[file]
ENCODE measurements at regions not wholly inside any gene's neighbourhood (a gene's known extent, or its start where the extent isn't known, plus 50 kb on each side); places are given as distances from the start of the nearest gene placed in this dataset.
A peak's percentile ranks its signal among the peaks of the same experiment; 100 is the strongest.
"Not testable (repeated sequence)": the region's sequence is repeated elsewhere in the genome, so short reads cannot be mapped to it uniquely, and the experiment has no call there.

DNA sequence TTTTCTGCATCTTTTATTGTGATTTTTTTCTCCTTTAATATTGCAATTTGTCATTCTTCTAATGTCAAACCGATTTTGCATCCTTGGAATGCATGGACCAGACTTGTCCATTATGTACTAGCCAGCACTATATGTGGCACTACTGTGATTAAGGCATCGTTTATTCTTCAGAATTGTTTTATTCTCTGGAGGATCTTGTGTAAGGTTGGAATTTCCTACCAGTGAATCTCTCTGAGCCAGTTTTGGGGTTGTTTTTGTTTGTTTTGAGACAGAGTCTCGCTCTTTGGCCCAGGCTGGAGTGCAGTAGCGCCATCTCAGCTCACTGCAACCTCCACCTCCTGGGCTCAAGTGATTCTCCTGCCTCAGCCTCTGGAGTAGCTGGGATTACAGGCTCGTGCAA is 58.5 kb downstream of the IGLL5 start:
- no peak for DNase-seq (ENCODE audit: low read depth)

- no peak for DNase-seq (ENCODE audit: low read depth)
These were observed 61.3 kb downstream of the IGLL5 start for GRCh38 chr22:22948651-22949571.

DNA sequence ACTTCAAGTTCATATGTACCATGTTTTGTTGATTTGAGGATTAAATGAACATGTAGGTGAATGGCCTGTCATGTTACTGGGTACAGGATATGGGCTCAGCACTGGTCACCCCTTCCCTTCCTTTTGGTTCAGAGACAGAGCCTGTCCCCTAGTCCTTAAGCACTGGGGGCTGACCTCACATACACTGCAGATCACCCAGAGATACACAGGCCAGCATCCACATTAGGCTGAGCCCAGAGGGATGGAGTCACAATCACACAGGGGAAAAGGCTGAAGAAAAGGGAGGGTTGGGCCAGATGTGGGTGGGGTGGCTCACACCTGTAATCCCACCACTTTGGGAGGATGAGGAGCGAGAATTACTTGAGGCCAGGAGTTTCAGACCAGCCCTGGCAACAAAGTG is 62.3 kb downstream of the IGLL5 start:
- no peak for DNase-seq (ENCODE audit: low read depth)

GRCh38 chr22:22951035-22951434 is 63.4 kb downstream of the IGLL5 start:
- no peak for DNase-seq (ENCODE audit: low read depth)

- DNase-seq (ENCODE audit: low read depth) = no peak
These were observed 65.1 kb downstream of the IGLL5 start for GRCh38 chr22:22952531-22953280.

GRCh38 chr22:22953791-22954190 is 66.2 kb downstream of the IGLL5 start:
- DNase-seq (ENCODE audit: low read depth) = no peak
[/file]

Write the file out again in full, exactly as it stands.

ENCODE measurements at regions not wholly inside any gene's neighbourhood (a gene's known extent, or its start where the extent isn't known, plus 50 kb on each side); places are given as distances from the start of the nearest gene placed in this dataset.
A peak's percentile ranks its signal among the peaks of the same experiment; 100 is the strongest.
"Not testable (repeated sequence)": the region's sequence is repeated elsewhere in the genome, so short reads cannot be mapped to it uniquely, and the experiment has no call there.

DNA sequence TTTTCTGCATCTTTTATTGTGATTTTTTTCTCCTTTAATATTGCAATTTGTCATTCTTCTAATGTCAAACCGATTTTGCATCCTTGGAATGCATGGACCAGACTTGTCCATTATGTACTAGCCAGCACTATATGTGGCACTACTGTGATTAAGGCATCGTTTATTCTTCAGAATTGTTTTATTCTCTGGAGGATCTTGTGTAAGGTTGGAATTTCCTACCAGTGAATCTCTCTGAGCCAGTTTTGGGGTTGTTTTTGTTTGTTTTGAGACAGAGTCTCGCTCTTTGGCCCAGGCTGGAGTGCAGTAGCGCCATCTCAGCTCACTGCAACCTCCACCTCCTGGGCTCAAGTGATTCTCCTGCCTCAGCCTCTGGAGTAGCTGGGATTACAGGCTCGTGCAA is 58.5 kb downstream of the IGLL5 start:
- no peak for DNase-seq (ENCODE audit: low read depth)

- no peak for DNase-seq (ENCODE audit: low read depth)
These were observed 61.3 kb downstream of the IGLL5 start for GRCh38 chr22:22948651-22949571.

DNA sequence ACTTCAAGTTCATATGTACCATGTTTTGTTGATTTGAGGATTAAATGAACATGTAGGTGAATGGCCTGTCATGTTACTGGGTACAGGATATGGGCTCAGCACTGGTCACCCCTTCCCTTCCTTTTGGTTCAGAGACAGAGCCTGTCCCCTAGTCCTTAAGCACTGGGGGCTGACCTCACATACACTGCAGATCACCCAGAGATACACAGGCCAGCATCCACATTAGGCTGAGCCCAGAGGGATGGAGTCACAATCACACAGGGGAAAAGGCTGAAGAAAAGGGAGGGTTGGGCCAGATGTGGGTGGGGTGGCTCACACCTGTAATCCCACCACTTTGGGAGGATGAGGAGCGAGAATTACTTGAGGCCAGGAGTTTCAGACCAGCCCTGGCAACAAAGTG is 62.3 kb downstream of the IGLL5 start:
- no peak for DNase-seq (ENCODE audit: low read depth)

GRCh38 chr22:22951035-22951434 is 63.4 kb downstream of the IGLL5 start:
- no peak for DNase-seq (ENCODE audit: low read depth)

- DNase-seq (ENCODE audit: low read depth) = no peak
These were observed 65.1 kb downstream of the IGLL5 start for GRCh38 chr22:22952531-22953280.

GRCh38 chr22:22953791-22954190 is 66.2 kb downstream of the IGLL5 start:
- DNase-seq (ENCODE audit: low read depth) = no peak